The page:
How to Create 10,000 Jobs

Train 10,000 teachers.

We need teachers.

Despite the overwhelming need for teachers, the profession currently is looked down upon in the United States. People don’t seem to want to understand that if you don’t invest in education, you’re not investing in the future.

(Cynically, I understand the reason the United States doesn’t emphasize education more is that an educated populace is harder to govern.)

Train 10,000 farmers.

The Veteran in the Field, Winslow Homer

It might not sound sexy, but farming is a growth industry. By 2050, we’ll need to feed a planet of 9 billion people. And we’ll need to do it in the face of a dangerous confluence of events: severe climate change, water shortages, loss of arable land and a bunch of other stuff that is too depressing to think about.

The average American farmer is 58 years old.

This is of concern because no matter how much automation, robotics, and big data impact farming, you still need people to run those farms. Food security is an issue.

Another way to create 10,000 jobs is to look at the question a bit differently:

What would be the minimum number of people we could train to have a massive impact on jobs now and in the future?

Digression: When we talk about creating jobs, we’re talking about creating employees. A friend pointed out, no employers wants to hire employees and most people hate their jobs. This is a big part of the issue with current job growth models. Plus, most of the jobs being created through infrastructure projects will only last as long as those projects are ongoing. So, instead of talking about creating jobs, let’s talk about creating entrepreneurs and business owners.

To answer my question, I thought about sectors that are currently experiencing high-growth and create value faster with fewer people employeed.

Right now, biotechnology makes up nearly 3 percent of U.S. Gross Domestic Product. It contributes more to the US GDP than mining and utilities — and almost as much as construction.

Over the past decade, biotech grew on average more than 10 percent per year — much faster than the rest of the economy.

Biotech also requires fewer people to create significant value.

If you can imagine a small team developing a valuable medicine, an industrial enzyme, or a modification to a plant — all of those are potentially worth billions of dollars.

For most people, biotech is scary [2] but brewing beer is not.

Brewing is biotechnology distilled to its simplest form. Fermentation is the oldest form of biotechnology and we’ve been doing it for 9,000 years.

A brewer takes ingredients that have little value separately — water, grain, and hops — and creates something of value.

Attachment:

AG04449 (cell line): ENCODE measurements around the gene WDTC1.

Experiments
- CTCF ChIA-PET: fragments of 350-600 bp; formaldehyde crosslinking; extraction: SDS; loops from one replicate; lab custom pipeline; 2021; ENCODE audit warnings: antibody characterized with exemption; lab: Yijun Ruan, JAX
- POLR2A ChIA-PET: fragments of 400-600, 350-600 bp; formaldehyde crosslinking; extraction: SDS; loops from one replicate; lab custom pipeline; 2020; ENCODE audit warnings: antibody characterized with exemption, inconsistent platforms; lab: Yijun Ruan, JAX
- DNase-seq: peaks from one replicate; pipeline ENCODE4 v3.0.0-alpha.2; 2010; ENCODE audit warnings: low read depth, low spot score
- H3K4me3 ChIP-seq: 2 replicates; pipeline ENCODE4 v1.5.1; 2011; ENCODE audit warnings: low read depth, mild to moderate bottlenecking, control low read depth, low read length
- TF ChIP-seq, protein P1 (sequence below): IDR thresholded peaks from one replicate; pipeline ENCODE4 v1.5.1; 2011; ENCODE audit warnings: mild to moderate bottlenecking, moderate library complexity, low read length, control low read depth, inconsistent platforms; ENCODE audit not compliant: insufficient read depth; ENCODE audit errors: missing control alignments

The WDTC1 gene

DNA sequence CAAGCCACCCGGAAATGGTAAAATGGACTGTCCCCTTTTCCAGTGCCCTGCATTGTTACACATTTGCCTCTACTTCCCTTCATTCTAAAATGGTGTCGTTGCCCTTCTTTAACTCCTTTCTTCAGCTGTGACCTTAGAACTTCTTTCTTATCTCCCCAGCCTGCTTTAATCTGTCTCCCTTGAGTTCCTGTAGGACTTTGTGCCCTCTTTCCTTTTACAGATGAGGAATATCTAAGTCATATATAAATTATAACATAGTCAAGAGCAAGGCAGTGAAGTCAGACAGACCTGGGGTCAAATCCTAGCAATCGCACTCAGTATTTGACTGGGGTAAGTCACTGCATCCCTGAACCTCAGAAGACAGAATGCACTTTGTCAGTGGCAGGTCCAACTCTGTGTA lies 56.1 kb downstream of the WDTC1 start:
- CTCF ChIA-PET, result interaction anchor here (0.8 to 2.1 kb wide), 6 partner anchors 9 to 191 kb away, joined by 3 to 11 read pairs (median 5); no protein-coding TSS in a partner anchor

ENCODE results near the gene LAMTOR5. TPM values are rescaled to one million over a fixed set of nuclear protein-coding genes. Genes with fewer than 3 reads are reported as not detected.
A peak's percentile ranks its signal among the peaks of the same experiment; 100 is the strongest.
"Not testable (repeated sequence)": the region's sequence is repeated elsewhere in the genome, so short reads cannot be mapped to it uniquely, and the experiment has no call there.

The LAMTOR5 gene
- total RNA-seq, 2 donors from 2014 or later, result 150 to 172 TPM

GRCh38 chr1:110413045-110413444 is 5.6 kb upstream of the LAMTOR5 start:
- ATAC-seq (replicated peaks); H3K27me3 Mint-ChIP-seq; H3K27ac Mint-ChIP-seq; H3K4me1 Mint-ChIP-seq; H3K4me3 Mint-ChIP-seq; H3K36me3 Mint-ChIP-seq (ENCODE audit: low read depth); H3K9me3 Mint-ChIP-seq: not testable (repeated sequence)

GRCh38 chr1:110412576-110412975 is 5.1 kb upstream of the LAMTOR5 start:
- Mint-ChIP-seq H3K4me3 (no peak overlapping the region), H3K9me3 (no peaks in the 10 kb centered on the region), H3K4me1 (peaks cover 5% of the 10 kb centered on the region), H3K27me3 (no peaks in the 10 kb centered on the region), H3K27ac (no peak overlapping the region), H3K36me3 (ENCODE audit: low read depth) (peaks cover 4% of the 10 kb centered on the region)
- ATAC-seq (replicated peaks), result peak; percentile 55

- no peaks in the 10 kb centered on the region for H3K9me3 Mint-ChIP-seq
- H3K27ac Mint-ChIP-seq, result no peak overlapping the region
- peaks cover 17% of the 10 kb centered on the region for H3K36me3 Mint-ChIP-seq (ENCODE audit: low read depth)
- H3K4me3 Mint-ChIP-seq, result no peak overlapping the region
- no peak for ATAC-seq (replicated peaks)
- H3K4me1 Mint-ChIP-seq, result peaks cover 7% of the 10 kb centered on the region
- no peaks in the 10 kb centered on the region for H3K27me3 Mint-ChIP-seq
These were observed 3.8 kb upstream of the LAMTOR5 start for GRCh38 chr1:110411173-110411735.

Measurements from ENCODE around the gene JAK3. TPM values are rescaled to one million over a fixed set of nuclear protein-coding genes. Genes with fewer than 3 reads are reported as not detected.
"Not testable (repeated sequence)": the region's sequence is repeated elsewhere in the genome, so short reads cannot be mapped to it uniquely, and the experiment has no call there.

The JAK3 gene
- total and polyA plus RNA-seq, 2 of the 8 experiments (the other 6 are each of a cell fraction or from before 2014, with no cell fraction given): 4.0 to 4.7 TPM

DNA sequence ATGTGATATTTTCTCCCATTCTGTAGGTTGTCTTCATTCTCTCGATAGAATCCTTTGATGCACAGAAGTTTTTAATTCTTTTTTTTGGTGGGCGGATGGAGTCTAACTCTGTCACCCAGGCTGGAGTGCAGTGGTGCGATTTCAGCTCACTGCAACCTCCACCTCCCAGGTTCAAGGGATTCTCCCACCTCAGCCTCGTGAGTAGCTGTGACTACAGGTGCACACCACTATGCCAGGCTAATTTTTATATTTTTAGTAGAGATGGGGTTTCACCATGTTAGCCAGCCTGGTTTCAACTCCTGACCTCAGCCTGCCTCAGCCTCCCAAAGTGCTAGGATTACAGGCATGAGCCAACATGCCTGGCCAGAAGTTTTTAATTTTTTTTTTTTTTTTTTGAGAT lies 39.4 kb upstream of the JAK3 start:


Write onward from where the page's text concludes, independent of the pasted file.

That sounds a lot like pulling money out of thin air, which is what good entrepreneurs do, right?

Over the past few years, microbreweries have exploded. In Brooklyn where I live, I’m surrounded by three — Brooklyn Brewery, Other Half and Sixpoint. New York City counts more than 30 breweries.

I can’t find the statistic, but I’ve read that all Americans now live within ten miles of a microbrewery.

What are the trickle down effects?

A microbrewery employs a few people. They have to buy the grain and hops which someone has to grow and process and that requires more people, which creates more jobs.

New York state used to be the epicenter of U.S. hop production. The industry, destroyed by mildew-related disease and Prohibition, moved West. But now, the New York hops industry is re-emerging. Today, NY state grows 300 acres of hops compared to Oregon and Washington’s 400,000 acres, but it’s a start. The microbrew boom is driving the farming of hops.

But doesn’t that mean the market is saturated?

I don’t know much about the specific outlook for breweries but since it my interest is biotechnology, I believe making the jump from brewing to fermentation is a small leap.

The next leap would be to distributed biological manufacturing.

Back in 2001, Rob Carlson described distributed biological manufacturing as means of producing many of the things we used today. That means people who are trained as brewers can easily learn to brew items that are potentially of much greater value than beer.

In 2015, Stanford researcher Christina Smolke made the news for engineering yeast to produce opioids. Today, it takes one year to produce hydrocodone from poppies that are legally grown in Tasmania. At the time there was some debate as to whether such technology would be abused, for example by the drug cartels. The bigger debate should have been how do you give access to people who have no access to painkillers — which is most of the world! Smolke and her team started a company, Antheia, dto make and fairly provide medicines to all who need them.

Last year, Adidas announced it would become the first shoe company to use completely sustainable, vegan, spider silk — one of the strongest materials created by nature. Those shoes are completely compostable.

A few weeks ago, Bolt Threads, one of three synthetic biology companies brewing spider silk, announced its first product — a $314 tie made from 55 miles of spider webs. Bolt had previously signed a deal with outdoor apparel manufacturer and staunch anti-GMO company, Patagonia, to provide its spider silk to produce jackets.

So it’s not a stretch to imagine brewers being able to produce very high value products very easily.

So, if you want to have a massive impact on the economy, train 500 brewers.

[1] I am happily married to a public school art teacher and come from a family of educators.

[2] Full-disclosure, I’ve been working with biotechnology companies for more than 20 years and am the author of What’s Your Bio Strategy?

[Thanks to Johnny Bohimer and John Cumbers for their contributions and advice on this.]


Originally published at www.karlschmieder.com on February 28, 2017.